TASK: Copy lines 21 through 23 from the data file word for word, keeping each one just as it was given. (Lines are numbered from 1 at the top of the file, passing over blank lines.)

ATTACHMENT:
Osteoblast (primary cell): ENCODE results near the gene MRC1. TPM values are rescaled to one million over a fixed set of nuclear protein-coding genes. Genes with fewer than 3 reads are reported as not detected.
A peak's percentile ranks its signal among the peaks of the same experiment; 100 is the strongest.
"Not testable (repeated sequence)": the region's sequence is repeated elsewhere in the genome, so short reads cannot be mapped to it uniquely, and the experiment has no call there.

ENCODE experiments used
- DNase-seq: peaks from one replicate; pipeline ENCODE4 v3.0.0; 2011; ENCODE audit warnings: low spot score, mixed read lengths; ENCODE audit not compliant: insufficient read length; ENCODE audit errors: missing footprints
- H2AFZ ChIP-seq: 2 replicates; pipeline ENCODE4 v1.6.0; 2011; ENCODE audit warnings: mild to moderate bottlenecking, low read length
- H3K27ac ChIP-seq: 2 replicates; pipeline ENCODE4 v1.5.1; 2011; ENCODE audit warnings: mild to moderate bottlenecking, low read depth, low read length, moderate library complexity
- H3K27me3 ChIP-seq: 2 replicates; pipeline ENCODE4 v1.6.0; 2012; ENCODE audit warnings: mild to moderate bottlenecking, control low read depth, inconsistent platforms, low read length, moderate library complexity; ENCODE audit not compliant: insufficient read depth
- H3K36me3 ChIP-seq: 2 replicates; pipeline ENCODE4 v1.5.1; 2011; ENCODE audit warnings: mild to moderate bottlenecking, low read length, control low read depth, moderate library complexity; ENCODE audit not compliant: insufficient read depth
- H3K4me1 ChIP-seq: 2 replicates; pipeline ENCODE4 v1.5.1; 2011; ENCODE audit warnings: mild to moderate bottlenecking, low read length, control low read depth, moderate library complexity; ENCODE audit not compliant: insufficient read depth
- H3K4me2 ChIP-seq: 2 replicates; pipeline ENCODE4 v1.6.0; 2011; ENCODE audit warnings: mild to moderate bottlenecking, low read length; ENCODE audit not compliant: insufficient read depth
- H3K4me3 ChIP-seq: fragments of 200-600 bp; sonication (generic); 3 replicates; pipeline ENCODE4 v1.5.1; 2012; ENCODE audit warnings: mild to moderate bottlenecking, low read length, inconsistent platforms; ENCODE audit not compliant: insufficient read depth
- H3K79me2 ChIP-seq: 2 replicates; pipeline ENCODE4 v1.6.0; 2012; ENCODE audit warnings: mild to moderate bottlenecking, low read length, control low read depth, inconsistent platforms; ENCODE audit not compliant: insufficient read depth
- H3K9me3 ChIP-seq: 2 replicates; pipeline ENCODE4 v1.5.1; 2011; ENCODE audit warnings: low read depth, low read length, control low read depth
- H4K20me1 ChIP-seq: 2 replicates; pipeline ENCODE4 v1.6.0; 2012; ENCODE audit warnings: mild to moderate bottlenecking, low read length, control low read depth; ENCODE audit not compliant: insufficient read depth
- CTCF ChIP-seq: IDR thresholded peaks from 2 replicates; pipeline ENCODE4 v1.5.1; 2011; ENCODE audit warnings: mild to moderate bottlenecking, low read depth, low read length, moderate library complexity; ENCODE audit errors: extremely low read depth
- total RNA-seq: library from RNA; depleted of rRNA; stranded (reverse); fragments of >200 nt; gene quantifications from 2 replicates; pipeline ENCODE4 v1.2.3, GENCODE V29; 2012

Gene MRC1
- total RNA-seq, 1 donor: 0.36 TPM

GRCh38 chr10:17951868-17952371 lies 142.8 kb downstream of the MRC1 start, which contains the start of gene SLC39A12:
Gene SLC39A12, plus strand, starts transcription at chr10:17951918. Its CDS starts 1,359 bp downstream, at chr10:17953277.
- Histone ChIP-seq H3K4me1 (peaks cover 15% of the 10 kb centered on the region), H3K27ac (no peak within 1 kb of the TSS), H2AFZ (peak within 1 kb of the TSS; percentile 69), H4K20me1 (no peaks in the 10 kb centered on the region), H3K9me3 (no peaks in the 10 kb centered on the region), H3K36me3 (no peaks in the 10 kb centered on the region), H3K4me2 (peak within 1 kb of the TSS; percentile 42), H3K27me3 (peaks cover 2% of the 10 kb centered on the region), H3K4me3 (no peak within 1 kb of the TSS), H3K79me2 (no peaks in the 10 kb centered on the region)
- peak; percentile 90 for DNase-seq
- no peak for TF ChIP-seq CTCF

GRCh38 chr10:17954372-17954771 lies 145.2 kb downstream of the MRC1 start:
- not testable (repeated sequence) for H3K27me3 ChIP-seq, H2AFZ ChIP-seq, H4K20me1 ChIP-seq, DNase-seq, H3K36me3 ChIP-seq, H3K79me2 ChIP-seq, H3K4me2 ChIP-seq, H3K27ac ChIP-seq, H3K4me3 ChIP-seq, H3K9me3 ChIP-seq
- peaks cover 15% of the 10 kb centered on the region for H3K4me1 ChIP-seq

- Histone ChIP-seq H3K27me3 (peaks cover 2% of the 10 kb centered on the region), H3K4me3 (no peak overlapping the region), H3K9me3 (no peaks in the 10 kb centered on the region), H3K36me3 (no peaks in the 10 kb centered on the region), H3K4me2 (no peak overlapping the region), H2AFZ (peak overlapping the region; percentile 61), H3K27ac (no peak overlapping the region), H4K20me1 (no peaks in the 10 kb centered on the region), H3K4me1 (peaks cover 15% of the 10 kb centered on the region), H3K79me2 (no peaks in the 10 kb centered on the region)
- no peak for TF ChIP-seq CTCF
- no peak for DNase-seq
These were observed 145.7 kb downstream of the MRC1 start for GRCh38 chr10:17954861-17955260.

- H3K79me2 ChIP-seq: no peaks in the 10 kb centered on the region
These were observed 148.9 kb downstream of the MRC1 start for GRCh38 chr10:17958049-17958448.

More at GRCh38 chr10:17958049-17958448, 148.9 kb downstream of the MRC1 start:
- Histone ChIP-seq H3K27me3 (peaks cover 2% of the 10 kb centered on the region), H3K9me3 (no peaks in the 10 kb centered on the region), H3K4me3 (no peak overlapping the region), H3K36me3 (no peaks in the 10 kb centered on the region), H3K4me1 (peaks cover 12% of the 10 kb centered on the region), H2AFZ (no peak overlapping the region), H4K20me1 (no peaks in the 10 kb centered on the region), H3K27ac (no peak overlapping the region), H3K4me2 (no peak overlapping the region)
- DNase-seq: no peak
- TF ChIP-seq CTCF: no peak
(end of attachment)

Gene SLC39A12, plus strand, starts transcription at chr10:17951918. Its CDS starts 1,359 bp downstream, at chr10:17953277.
- Histone ChIP-seq H3K4me1 (peaks cover 15% of the 10 kb centered on the region), H3K27ac (no peak within 1 kb of the TSS), H2AFZ (peak within 1 kb of the TSS; percentile 69), H4K20me1 (no peaks in the 10 kb centered on the region), H3K9me3 (no peaks in the 10 kb centered on the region), H3K36me3 (no peaks in the 10 kb centered on the region), H3K4me2 (peak within 1 kb of the TSS; percentile 42), H3K27me3 (peaks cover 2% of the 10 kb centered on the region), H3K4me3 (no peak within 1 kb of the TSS), H3K79me2 (no peaks in the 10 kb centered on the region)
- peak; percentile 90 for DNase-seq